Vin­cent Tsha­bal­ala, 1942-2017

He learned to play in the veld in Soweto

Golf Digest (South Africa) - - The Golf Life Passings -

French Open cham­pion in 1976,Tsha­bal­ala, 75, was a life­long friend of Gary Player, who ex­pressed his shock at the sud­den­ness of his pass­ing.The two met as young boys in the 1950s at Vir­ginia Park Golf Club (now South­downs) in Ki­bler Park, south of Jo­han­nes­burg.“We used to prac­tice to­gether, tak­ing turns to hit balls and pick them up for each other,” said Player.

Young Vin­cent was a self-taught golfer, who learned hit­ting balls in the veld in Soweto, hon­ing his unique swing. He ap­pren­ticed as a mo­tor me­chanic.

Later, Player helped spon­sor Tsha­bal­ala in his pro­fes­sional golf ca­reer, en­abling him to play tour­na­ments in Amer­ica and Aus­tralia dur­ing the 1970s when he was at the peak of his game. He played in two Open cham­pi­onships .“His sur­name was a tongue-twister for the Amer­i­cans! Vin­cent was a bril­liant driver of the ball (em­ploy­ing a distinc­tive cross-handed grip), one of the best I’ve seen, with a swing not dis­sim­i­lar to Arnold Palmer, but he was av­er­age with the put­ter, and that’s why he never did as well as he should.”

He nev­er­the­less stunned the golf­ing world when in his sec­ond start on the Euro­pean Tour he won the French Open at Le Tou­quet with a 16-un­der-par to­tal of 272.The course is on the English Chan­nel, and Tsha­bal­ala rev­elled in the windy con­di­tions with his low ball flight. A re­mark­able as­pect of his vic­tory was that he pulled his own bag on a golf trol­ley.

Fol­low­ing that win, the “white” PGA chose him in the two-man SA team for the World Cup in Cal­i­for­nia at the end of 1976, a se­lec­tion not met with uni­ver­sal ap­proval among PGA mem­bers. But Tsha­bal­ala turned down the op­por­tu­nity, say­ing it was “win­dow dress­ing,” which the PGA mem­bers in­ter­preted as an in­sult. How­ever, this was the time of the Soweto ri­ots, and Tsha­bal­ala, liv­ing in Soweto and a pub­lic fig­ure, was un­com­fort­able be­ing part of a team backed by an apartheid regime. It wasn’t long be­fore South Africa was barred from the World Cup. In 1979, in Greece, Dale Hayes and Hugh Baioc­chi were told they were not wel­come, and sent home.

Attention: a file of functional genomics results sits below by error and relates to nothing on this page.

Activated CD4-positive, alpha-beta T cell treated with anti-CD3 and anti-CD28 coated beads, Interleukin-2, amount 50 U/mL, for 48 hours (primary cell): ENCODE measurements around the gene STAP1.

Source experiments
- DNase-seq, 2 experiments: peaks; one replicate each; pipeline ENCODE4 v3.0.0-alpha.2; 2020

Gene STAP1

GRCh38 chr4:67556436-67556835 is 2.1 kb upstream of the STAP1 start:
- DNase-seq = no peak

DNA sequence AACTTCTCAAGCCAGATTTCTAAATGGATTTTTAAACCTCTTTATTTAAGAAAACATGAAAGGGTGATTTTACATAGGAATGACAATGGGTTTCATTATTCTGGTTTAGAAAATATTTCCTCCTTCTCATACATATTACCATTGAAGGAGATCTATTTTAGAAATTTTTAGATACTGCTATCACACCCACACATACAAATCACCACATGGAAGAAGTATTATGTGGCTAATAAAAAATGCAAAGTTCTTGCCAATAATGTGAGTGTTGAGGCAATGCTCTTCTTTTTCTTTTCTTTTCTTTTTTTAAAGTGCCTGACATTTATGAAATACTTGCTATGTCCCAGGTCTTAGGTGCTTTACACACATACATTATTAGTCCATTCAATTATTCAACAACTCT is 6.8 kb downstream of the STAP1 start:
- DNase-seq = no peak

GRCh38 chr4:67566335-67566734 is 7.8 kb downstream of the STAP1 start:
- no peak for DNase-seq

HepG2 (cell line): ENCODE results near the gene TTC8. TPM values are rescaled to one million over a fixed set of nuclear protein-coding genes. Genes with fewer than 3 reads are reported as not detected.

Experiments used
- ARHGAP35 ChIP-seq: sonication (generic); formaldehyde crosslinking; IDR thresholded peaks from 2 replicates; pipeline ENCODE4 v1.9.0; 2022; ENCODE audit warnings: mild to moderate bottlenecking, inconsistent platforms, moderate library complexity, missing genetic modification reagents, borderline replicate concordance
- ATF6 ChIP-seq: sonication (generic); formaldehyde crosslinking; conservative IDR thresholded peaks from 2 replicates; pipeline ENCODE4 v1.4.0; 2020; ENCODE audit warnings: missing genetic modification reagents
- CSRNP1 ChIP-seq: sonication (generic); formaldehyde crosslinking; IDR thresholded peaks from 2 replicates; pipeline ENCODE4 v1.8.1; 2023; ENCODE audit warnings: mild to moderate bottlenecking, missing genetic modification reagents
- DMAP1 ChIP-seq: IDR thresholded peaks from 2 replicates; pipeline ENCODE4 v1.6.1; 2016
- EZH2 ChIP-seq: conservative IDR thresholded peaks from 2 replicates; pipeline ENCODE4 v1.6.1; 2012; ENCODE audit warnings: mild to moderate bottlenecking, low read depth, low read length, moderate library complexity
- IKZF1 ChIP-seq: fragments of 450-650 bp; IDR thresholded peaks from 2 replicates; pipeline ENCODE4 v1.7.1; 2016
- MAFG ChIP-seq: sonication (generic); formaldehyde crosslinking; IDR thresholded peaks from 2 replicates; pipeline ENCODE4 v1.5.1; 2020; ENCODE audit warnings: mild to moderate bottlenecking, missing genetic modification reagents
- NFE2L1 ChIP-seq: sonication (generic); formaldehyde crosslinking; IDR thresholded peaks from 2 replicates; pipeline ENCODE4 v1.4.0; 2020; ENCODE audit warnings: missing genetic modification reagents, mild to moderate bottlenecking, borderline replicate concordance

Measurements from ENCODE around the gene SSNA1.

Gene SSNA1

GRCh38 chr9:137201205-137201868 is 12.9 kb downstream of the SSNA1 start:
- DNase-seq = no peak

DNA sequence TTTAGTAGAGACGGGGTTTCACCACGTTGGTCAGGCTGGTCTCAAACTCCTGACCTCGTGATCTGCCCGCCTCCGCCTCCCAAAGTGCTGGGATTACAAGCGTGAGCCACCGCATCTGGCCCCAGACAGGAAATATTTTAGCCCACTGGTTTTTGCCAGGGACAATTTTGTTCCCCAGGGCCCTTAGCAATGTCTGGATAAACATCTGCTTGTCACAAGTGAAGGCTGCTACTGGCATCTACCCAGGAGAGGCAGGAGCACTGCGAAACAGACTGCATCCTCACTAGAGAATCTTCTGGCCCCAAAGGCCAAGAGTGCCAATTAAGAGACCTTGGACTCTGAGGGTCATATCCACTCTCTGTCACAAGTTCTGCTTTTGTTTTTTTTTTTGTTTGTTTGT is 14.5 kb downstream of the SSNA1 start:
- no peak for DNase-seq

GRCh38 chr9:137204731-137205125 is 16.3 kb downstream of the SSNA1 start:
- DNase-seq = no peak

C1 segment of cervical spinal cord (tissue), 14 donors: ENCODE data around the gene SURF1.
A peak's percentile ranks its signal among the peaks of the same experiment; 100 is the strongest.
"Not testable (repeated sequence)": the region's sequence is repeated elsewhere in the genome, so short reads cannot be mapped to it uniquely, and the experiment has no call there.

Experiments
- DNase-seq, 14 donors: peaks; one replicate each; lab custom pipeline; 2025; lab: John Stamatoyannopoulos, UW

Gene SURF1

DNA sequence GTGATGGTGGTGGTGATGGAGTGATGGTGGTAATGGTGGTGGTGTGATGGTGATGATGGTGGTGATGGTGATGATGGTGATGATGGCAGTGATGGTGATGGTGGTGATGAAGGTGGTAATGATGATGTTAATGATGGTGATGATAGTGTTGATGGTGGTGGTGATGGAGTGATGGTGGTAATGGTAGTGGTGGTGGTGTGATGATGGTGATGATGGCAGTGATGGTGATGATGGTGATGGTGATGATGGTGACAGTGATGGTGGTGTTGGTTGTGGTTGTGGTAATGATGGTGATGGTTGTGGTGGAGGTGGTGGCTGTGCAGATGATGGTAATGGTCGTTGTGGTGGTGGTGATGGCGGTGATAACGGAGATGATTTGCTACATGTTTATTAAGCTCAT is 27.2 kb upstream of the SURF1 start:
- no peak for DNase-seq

In 1982, nine black pro­fes­sional golfers, in­clud­ing Tsha­bal­ala, were awarded mem­ber­ship of the PGA for the first time. In 1990-91, when the Na­tional Sports Com­mit­tee were merg­ing sport­ing codes, golf was the first body to be ap­proved, and he was elected cap­tain of the PGA, help­ing unite the PGA and black Tour­na­ment Play­ers As­so­ci­a­tion.

In­jury cur­tailed Tsha­bal­ala’s ca­reer on the Sun­shine Tour in the 1980s, yet he emerged again in his 50s as a reg­u­lar com­peti­tor on the Euro­pean Se­nior Tour. He was a fix­ture along­side Player in his lo­cal celebrity char­ity events, firstly, the Nel­son Man­dela In­vi­ta­tional, which Tsha­bal­ala won in 2004 and 2005 at Ara­bella, with Ernie Els and Tim Clark as his re­spec­tive bet­ter­ball part­ners, and later the Gary Player In­vi­ta­tional un­til 2011, af­ter which the bet­ter­ball for­mat came to an end, and the GPI be­came more celebrity driven.

Tsha­bal­ala, of Swazi her­itage, loved play­ing golf, and pass­ing on his im­mense knowl­edge to other golfers. He was in­ducted into the SA Golf Hall of Fame at the sec­ond cer­e­mony in De­cem­ber 2010, and re­ceived a Pres­i­den­tial Sports Award from Thabo Mbeki. He was of­ten to be seen at the Ohen­imuri course near his home in Walk­erville be­fore it closed a few years ago. Vin­cent Tsha­bal­ala is held aloft af­ter vic­tory in the 2004 Nel­son Man­dela In­vi­ta­tional. Be­low: Dis­play­ing his distinc­tive cross-handed grip.

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